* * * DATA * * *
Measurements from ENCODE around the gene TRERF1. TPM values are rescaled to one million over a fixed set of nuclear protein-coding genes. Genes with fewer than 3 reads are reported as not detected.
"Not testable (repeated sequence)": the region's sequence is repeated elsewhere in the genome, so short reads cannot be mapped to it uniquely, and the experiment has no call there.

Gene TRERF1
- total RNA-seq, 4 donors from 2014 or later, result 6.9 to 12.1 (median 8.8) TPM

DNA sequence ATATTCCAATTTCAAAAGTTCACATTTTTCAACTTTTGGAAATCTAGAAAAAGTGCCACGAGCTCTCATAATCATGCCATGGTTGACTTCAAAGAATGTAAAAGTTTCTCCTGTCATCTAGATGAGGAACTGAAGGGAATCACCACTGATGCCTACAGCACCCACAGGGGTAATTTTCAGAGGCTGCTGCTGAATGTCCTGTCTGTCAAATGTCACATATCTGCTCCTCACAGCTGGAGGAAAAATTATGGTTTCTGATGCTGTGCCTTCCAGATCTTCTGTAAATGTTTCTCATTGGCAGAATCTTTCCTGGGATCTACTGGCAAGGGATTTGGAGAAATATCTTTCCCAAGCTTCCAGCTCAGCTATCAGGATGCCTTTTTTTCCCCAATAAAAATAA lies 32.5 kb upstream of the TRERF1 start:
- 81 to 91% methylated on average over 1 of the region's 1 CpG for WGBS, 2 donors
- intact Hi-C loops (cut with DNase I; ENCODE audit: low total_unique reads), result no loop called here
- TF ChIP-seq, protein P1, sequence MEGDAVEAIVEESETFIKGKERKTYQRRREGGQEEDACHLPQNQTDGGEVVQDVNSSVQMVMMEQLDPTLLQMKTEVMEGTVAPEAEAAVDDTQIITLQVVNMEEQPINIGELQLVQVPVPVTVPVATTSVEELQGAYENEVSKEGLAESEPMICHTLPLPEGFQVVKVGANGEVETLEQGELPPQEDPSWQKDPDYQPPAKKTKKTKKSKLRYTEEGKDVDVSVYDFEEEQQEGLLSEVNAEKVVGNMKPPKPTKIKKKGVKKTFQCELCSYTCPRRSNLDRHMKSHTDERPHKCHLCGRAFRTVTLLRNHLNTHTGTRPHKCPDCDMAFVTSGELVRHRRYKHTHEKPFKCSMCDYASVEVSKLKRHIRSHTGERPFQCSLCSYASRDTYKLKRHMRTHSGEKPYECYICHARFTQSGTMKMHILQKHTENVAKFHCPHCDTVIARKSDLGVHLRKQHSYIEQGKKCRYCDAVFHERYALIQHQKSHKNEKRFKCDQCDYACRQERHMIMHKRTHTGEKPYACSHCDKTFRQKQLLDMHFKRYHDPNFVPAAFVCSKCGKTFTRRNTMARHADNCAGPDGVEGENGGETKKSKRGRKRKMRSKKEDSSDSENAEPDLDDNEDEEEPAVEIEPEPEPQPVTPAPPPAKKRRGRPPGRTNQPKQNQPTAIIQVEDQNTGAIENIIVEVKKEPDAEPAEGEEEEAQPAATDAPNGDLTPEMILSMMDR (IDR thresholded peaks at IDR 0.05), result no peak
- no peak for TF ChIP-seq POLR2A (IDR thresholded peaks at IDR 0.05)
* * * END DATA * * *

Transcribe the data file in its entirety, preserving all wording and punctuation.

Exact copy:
Measurements from ENCODE around the gene TRERF1. TPM values are rescaled to one million over a fixed set of nuclear protein-coding genes. Genes with fewer than 3 reads are reported as not detected.
"Not testable (repeated sequence)": the region's sequence is repeated elsewhere in the genome, so short reads cannot be mapped to it uniquely, and the experiment has no call there.

Gene TRERF1
- total RNA-seq, 4 donors from 2014 or later, result 6.9 to 12.1 (median 8.8) TPM

DNA sequence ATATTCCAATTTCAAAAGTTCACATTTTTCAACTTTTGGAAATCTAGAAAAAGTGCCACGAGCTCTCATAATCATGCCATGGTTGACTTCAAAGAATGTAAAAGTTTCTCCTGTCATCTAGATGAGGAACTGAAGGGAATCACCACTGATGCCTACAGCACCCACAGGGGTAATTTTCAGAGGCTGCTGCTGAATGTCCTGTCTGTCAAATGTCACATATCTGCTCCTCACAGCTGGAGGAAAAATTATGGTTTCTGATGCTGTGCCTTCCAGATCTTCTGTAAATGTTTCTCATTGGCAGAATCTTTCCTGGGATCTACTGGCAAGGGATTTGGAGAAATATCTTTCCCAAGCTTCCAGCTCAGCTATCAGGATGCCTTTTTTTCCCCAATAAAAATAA lies 32.5 kb upstream of the TRERF1 start:
- 81 to 91% methylated on average over 1 of the region's 1 CpG for WGBS, 2 donors
- intact Hi-C loops (cut with DNase I; ENCODE audit: low total_unique reads), result no loop called here
- TF ChIP-seq, protein P1, sequence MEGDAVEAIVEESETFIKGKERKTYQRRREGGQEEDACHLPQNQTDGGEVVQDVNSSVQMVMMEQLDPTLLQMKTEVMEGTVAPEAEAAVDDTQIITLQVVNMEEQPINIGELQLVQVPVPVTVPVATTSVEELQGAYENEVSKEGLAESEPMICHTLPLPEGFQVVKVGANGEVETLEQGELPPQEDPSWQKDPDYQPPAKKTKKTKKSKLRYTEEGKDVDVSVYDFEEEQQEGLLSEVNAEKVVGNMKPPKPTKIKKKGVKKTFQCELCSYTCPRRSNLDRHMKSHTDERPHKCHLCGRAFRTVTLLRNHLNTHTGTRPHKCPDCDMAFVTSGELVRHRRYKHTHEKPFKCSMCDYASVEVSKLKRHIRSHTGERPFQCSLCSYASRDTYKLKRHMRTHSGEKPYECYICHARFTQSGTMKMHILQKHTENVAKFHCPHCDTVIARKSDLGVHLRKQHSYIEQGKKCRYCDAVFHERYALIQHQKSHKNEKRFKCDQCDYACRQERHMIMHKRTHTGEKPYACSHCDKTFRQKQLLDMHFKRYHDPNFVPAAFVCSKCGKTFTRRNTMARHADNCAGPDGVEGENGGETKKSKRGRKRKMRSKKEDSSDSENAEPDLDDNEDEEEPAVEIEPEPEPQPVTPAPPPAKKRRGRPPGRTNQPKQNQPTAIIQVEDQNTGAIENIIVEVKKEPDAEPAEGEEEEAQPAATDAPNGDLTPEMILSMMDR (IDR thresholded peaks at IDR 0.05), result no peak
- no peak for TF ChIP-seq POLR2A (IDR thresholded peaks at IDR 0.05)